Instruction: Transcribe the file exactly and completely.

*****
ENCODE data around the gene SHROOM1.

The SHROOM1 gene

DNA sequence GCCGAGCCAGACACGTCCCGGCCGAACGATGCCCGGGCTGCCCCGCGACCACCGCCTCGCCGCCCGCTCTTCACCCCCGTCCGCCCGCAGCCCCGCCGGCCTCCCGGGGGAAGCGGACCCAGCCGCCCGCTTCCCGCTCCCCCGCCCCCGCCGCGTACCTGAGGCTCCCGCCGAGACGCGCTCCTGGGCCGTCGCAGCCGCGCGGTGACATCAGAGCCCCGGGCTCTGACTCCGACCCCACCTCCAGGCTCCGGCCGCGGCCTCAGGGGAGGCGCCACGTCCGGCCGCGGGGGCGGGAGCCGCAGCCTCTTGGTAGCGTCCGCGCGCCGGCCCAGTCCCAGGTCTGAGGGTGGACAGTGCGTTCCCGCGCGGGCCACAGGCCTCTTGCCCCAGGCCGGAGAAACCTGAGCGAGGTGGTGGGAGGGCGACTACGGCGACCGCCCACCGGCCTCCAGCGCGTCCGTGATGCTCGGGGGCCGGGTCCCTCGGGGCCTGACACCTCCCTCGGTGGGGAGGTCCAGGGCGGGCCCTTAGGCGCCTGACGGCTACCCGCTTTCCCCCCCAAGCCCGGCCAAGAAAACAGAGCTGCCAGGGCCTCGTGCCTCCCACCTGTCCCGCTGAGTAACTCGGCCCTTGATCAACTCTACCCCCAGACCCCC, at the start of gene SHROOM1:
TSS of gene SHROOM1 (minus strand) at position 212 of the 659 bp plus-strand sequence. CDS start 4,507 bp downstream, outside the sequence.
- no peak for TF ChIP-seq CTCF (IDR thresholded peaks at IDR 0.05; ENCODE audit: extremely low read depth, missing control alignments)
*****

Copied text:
ENCODE data around the gene SHROOM1.

The SHROOM1 gene

DNA sequence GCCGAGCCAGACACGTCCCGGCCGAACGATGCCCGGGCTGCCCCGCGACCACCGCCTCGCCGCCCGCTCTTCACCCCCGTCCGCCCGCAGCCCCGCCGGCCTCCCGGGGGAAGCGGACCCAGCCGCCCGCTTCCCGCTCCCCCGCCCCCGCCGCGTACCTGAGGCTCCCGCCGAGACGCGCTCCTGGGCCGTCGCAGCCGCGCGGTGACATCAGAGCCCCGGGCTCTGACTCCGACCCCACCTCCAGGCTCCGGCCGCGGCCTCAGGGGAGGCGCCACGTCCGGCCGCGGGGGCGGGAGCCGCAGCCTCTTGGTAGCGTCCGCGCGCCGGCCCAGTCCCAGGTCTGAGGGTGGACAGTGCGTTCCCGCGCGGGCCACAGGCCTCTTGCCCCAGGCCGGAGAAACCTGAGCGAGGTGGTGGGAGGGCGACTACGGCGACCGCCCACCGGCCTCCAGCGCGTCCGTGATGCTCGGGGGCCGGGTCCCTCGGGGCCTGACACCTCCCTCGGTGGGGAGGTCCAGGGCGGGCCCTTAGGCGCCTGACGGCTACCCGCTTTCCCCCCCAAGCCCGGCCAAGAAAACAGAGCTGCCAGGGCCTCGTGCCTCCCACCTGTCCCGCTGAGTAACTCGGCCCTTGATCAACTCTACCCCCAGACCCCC, at the start of gene SHROOM1:
TSS of gene SHROOM1 (minus strand) at position 212 of the 659 bp plus-strand sequence. CDS start 4,507 bp downstream, outside the sequence.
- no peak for TF ChIP-seq CTCF (IDR thresholded peaks at IDR 0.05; ENCODE audit: extremely low read depth, missing control alignments)